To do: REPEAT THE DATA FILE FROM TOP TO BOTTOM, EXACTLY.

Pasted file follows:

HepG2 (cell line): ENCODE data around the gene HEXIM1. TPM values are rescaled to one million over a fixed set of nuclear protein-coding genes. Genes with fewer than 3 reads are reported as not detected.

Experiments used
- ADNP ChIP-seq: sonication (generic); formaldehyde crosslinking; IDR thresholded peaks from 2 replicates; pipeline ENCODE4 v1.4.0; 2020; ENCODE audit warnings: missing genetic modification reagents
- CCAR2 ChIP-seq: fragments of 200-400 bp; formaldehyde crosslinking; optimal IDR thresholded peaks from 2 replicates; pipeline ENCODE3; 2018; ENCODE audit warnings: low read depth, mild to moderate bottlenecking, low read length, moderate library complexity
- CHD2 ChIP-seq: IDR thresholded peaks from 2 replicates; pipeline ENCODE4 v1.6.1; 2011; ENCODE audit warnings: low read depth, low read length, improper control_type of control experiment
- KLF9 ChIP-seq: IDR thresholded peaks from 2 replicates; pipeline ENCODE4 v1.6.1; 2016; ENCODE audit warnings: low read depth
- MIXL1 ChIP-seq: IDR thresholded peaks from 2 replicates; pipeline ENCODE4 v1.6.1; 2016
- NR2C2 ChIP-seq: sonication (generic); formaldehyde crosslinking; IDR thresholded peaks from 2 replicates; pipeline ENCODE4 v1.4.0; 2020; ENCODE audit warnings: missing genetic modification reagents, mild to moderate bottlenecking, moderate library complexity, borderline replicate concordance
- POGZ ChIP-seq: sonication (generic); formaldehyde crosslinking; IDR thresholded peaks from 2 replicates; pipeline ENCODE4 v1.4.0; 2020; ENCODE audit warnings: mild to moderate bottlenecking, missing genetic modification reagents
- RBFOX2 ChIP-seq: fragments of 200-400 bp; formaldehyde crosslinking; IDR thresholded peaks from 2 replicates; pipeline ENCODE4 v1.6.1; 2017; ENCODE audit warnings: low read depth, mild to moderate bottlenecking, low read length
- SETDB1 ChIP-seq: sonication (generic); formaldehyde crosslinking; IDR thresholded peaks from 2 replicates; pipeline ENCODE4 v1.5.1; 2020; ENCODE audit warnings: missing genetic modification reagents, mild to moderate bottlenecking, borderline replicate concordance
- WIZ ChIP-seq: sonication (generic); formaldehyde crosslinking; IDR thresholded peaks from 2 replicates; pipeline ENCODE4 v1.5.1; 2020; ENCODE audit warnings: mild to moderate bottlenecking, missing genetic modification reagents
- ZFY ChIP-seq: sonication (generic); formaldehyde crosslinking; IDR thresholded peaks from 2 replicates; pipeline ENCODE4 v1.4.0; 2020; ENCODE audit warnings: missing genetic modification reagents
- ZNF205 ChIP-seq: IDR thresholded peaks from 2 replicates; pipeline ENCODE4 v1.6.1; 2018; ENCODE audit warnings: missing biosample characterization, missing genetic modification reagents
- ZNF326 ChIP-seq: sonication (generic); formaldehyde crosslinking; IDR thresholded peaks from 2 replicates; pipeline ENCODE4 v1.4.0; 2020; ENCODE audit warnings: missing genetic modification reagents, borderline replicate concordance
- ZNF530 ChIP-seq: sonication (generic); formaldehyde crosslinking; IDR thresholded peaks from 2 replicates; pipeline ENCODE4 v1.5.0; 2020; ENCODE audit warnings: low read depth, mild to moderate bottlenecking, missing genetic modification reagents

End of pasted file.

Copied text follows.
HepG2 (cell line): ENCODE data around the gene HEXIM1. TPM values are rescaled to one million over a fixed set of nuclear protein-coding genes. Genes with fewer than 3 reads are reported as not detected.

Experiments used
- ADNP ChIP-seq: sonication (generic); formaldehyde crosslinking; IDR thresholded peaks from 2 replicates; pipeline ENCODE4 v1.4.0; 2020; ENCODE audit warnings: missing genetic modification reagents
- CCAR2 ChIP-seq: fragments of 200-400 bp; formaldehyde crosslinking; optimal IDR thresholded peaks from 2 replicates; pipeline ENCODE3; 2018; ENCODE audit warnings: low read depth, mild to moderate bottlenecking, low read length, moderate library complexity
- CHD2 ChIP-seq: IDR thresholded peaks from 2 replicates; pipeline ENCODE4 v1.6.1; 2011; ENCODE audit warnings: low read depth, low read length, improper control_type of control experiment
- KLF9 ChIP-seq: IDR thresholded peaks from 2 replicates; pipeline ENCODE4 v1.6.1; 2016; ENCODE audit warnings: low read depth
- MIXL1 ChIP-seq: IDR thresholded peaks from 2 replicates; pipeline ENCODE4 v1.6.1; 2016
- NR2C2 ChIP-seq: sonication (generic); formaldehyde crosslinking; IDR thresholded peaks from 2 replicates; pipeline ENCODE4 v1.4.0; 2020; ENCODE audit warnings: missing genetic modification reagents, mild to moderate bottlenecking, moderate library complexity, borderline replicate concordance
- POGZ ChIP-seq: sonication (generic); formaldehyde crosslinking; IDR thresholded peaks from 2 replicates; pipeline ENCODE4 v1.4.0; 2020; ENCODE audit warnings: mild to moderate bottlenecking, missing genetic modification reagents
- RBFOX2 ChIP-seq: fragments of 200-400 bp; formaldehyde crosslinking; IDR thresholded peaks from 2 replicates; pipeline ENCODE4 v1.6.1; 2017; ENCODE audit warnings: low read depth, mild to moderate bottlenecking, low read length
- SETDB1 ChIP-seq: sonication (generic); formaldehyde crosslinking; IDR thresholded peaks from 2 replicates; pipeline ENCODE4 v1.5.1; 2020; ENCODE audit warnings: missing genetic modification reagents, mild to moderate bottlenecking, borderline replicate concordance
- WIZ ChIP-seq: sonication (generic); formaldehyde crosslinking; IDR thresholded peaks from 2 replicates; pipeline ENCODE4 v1.5.1; 2020; ENCODE audit warnings: mild to moderate bottlenecking, missing genetic modification reagents
- ZFY ChIP-seq: sonication (generic); formaldehyde crosslinking; IDR thresholded peaks from 2 replicates; pipeline ENCODE4 v1.4.0; 2020; ENCODE audit warnings: missing genetic modification reagents
- ZNF205 ChIP-seq: IDR thresholded peaks from 2 replicates; pipeline ENCODE4 v1.6.1; 2018; ENCODE audit warnings: missing biosample characterization, missing genetic modification reagents
- ZNF326 ChIP-seq: sonication (generic); formaldehyde crosslinking; IDR thresholded peaks from 2 replicates; pipeline ENCODE4 v1.4.0; 2020; ENCODE audit warnings: missing genetic modification reagents, borderline replicate concordance
- ZNF530 ChIP-seq: sonication (generic); formaldehyde crosslinking; IDR thresholded peaks from 2 replicates; pipeline ENCODE4 v1.5.0; 2020; ENCODE audit warnings: low read depth, mild to moderate bottlenecking, missing genetic modification reagents